Sunday, August 5, 2007

More on Rachel and Grandma and an Arabian Horse Part 2

The Rachel and Grandma and an Arabian Horse series begins with the original post. Yesterday's post is the beginning of current happenings in the series is More on Rachel and Grandma and an Arabian Horse

There's nothing more frustrating to me than seeing lessons being given to Rachel riding the Arabian horse on the rail and the horse going long and flat. Since I know the horse and how he should be going and the fact that the horse does know how to go correctly, it just doesn't make sense to me to be doing the same thing over and over when it's just not working.

I rarely ride my horses on the rail. I like to save that for the show ring. I prefer to ride them every which way. Whatever works at the time to get the desired effect. My training strategy is to make it easy for the horse to do the right thing. So since I want the horse to go in a collected manner, I want to find a way to make that easy for the horse to understand.

My warm-up exercises are based on those principles. I like to flex and bend my horses to get them pushing off well from behind, lifting their backs and shoulders and overall rounding their bodies including their necks into a collected frame. Most of this work I do on the circle.

I can use the size of the circle to determine more or less collection. Sometimes I combine circles and work in the form of a figure eight. This works particularly well in keeping the horse on task. Changing up direction often and even the pattern of changes helps to alleviate the horse thinking he has it figured out. I find anytime the horse thinks he knows what's coming next, he's just not as focused as I would like.

Keeping these things all in mind, I decided to reteach Rachel the warm-up exercises I do with Dandy, the Arabian horse. It is clear from how flat she rides the horse on the rail that she doesn't really understand the exercises and the horse doesn't really understand what she is asking with her aids. I wanted Rachel to go back to learning how to move the horse off of her inside leg to the outside.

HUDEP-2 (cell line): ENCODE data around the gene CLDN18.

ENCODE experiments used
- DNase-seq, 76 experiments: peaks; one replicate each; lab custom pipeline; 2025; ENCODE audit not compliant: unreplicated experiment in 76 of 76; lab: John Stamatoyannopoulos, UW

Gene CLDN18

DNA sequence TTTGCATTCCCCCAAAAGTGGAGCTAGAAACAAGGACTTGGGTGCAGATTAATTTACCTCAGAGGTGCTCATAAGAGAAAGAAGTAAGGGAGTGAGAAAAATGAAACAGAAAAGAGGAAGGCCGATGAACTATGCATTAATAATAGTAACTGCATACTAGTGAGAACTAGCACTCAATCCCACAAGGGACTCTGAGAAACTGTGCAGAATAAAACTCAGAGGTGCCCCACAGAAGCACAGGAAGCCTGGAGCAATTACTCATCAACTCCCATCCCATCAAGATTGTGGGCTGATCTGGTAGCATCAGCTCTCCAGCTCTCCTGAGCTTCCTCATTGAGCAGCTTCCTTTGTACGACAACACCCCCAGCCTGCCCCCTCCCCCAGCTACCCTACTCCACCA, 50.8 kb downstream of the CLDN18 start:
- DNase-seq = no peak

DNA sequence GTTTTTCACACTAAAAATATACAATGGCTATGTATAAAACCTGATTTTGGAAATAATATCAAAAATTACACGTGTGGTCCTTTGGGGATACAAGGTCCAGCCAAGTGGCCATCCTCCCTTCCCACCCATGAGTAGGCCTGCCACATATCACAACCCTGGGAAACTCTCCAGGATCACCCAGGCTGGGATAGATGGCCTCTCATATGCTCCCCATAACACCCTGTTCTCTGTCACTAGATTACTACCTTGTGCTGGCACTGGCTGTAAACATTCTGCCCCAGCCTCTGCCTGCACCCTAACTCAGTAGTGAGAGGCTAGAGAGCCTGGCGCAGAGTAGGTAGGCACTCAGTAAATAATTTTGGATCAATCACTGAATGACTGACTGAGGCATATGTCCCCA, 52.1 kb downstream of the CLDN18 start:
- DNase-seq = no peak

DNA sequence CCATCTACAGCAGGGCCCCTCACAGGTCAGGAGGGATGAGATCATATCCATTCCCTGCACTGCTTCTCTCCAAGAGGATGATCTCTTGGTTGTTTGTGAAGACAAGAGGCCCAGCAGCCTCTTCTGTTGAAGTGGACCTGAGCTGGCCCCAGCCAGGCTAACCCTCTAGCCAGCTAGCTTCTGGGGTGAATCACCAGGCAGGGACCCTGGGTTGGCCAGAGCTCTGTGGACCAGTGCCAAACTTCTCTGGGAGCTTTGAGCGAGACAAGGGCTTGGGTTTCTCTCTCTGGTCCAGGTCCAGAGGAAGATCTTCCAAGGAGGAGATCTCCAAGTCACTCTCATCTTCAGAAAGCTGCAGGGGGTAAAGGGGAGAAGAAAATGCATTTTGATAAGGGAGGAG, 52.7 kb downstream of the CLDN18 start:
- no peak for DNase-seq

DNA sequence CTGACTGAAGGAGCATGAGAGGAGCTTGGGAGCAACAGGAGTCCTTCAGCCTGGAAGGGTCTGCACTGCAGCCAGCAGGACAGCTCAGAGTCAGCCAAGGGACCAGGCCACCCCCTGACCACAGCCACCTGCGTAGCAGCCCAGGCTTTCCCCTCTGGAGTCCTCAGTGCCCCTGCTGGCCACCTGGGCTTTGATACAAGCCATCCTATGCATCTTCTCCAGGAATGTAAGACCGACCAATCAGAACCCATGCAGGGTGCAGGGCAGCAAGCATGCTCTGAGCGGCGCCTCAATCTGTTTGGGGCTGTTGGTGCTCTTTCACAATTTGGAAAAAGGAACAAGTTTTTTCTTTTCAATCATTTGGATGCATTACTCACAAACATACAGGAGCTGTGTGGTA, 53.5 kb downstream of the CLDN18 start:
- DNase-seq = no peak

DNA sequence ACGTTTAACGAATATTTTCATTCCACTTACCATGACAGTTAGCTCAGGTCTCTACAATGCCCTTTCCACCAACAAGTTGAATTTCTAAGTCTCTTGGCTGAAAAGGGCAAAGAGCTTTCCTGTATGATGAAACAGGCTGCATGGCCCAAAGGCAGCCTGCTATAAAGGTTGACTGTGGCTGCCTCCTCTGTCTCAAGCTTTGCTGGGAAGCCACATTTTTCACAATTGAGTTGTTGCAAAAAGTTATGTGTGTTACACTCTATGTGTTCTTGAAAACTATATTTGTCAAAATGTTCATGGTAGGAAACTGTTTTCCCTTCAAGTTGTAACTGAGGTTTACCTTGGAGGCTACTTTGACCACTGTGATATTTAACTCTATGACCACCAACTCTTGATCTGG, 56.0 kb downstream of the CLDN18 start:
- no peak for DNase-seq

To do that, I wanted her to keep the horse square between her legs and put her inside leg on the horse. The response I wanted from the horse was for him to evenly step over to the side still staying square underneath his rider.

Of course, since the horse is going to take the easiest way out, he's going to drop a shoulder or a hip or maybe speed up. Anything to make it easier to move away from the pressure of the inside leg. The rider will need to block any or all of those evasions, thus making it easy for the horse to do the correct thing which is to round up it's back as it drives forward from behind.

Dandy's big sin in this scenario is to drop his outside shoulder and speed up. I gave Rachel instructions on closing those doors but she struggled with understanding them and the timing. The result was a lot of frustration on both the part of the horse and the rider.

To help both of them get this exercise easier, I got back onto the horse and repeated the exercise over and over until the horse was clear about what I wanted him to do. I narrated to Rachel as I was making each correction to keep the horse square between my legs and exaggerated my cues so she could see them clearly.

Then I put Rachel back on him and she asked the horse again. I didn't let her ask anything else of him, just the steps sideways, so as not to confuse him. Again I narrated the corrections for each misstep until she got the horse moving off squarely underneath her.

To be continued............

Part 3

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  1. GREAT post! Can't wait to read more!!

  2. Very interesting post to read, and a bit educational on to to get horses to do what you want and how to do it easy. I would of liked to seen this in person though. Maybe someday.

  3. My riding skills are seriously lacking compared to yours, I will have to get some riding lessons when I finally come and visit LOL. Hope Rachel is doing well and here's hoping that you get to the show. (((Hugs)))


  4. Ah...such a struggle, isn't it? I'll bet you're happy there's a generation to buffer those lessons, eh? I can't imagine trying to get Darling to cooperate through lessons like that!